(Yicai Global) April 27 -- The US capital market is the deepest and most prestigious in the world, attracting companies that aspire to distinguish themselves from their local peers and stand among the world’s best. Only a select group of companies can meet the challenge of being a US-listed public company. Members of this group gain access to benefits that are largely unavailable to companies that stay within the comfort zones of their local markets.
For decades, the process for the going public in the US was basically one size fits all, and that size was the IPO. Many prominent and cutting-edge tech Chinese companies have taken this well-known path, and many deep-pocketed US investors have welcomed them.
Today, a company seeking to go public in the US can select from multiple processes, provided it meets US securities registration requirements and relevant stock exchange listing qualifications. Here’s a broad-brush description of these processes:
a) Traditional Initial Public Offering (“Traditional IPO”) – An underwriter-led process whereby a private company goes public by offering new shares in the public market.
b) Special Purpose Acquisition Company (“SPAC”) – A two-step process whereby a sponsored blank-check company called a SPAC: 1) goes public via an underwritten IPO and 2) merges with a private operating company (“Target Company”), resulting in formation of a publicly traded initial business combination.
c) Direct Listing – A process whereby a private operating company, without underwriters, goes public by offering: a. only existing shares in the public market. or b. new shares or a combination of new shares and existing shares in the public market. Each of the three processes has its own unique features.
A company seeking to go public in the US should choose the one most suitable for its own needs and circumstances. Regardless of which path is chosen, from the moment the opening bell rings, a newly listed company must be ready to think, act, and be a publicly traded company.
That’s easier said than done, but as many Chinese companies have shown, it can be done – and done successfully - with advanced planning.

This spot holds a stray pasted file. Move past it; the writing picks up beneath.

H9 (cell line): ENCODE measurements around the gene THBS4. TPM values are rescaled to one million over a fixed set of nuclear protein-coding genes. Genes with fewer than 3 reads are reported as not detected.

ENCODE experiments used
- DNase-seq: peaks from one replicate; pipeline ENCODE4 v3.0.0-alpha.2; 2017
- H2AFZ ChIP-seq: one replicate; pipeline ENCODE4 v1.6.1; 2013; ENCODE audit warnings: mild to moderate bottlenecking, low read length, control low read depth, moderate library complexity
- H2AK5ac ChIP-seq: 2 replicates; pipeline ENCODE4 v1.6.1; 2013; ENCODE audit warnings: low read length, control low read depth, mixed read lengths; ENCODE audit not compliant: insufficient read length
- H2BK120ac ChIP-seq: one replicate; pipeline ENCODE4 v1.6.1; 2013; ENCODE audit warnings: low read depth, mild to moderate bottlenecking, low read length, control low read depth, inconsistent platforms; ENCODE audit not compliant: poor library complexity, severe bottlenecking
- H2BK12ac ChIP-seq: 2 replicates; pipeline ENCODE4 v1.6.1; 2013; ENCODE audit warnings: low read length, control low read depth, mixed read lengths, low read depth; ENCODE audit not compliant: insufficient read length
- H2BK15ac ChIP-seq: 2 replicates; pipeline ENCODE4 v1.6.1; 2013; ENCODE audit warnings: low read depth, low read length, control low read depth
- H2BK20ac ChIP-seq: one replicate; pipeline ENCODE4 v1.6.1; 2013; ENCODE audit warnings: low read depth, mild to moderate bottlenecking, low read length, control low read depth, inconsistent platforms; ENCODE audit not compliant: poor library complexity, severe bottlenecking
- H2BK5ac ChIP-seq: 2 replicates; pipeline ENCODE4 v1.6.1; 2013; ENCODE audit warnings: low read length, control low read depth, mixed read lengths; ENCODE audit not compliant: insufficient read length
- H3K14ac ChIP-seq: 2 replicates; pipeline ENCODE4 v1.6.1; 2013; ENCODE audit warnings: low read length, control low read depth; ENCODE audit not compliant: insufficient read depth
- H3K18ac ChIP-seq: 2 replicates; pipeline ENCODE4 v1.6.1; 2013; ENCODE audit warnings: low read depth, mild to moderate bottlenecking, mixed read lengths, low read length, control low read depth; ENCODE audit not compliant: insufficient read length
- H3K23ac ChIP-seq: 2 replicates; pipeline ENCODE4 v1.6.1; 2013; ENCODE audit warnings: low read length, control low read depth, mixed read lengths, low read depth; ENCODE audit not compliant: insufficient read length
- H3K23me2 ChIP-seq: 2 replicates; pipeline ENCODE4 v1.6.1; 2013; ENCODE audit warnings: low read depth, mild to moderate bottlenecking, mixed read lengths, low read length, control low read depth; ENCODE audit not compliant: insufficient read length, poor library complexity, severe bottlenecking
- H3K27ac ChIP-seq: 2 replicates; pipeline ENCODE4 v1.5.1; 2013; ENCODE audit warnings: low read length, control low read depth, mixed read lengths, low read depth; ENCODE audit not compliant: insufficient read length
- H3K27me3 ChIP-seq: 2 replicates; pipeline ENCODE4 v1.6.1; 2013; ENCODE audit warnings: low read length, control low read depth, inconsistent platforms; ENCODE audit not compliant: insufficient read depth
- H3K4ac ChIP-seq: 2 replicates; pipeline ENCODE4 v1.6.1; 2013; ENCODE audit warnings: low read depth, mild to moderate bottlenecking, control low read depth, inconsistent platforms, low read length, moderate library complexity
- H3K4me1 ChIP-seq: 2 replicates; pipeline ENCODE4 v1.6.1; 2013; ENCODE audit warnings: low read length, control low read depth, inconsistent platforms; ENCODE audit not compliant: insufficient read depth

Of the three listing processes, interest in SPACs has skyrocketed and now rivals the Traditional IPO in popularity. In fact, over the last 16 months ending April, there have been over 550 SPAC IPOs raising over USD180 billion. During the same 16-month period, there have been over 330 Traditional IPOs raising about USD161 billion.
Once viewed as a vehicle to enable shady financiers to take unworthy companies public, SPACs today generally have higher quality sponsors, investors, underwriters and law firms than in the past. This evolution has elevated the SPAC’s credibility as an IPO alternative. Potential sponsors, institutional and retail investors, as well as private companies worldwide have taken notice.
In April 2021, active or in-the-pipeline SPACs backed by Asian sponsors include: Primavera Capital Acquisition (USD360 million IPO), Hony Capital Acquisition (filed for USD300 million IPO), Gateway Strategic Acquisition (filed for USD300 million IPO), Citic Capital Acquisition (USD240 million IPO), SC Health (USD150 million), Malacca Straits Acquisition (USD125 million IPO), Vistas Media Acquisition (USD100 million IPO), Yunhong International (USD60 IPO), and AGBA Acquisition (USD40 million IPO).
Within just the past two months, Southeast Asian and MENA Target Companies have announced deals to go public via merger with a SPAC, including: GRAB, ReNew Power, Tokopedia, Asia Vision Network, and Anghami. As more internationally-backed SPACs are created and more US SPACs expand their searches overseas, opportunities for international Target Companies seeking a US listing via SPAC merger are expected to increase.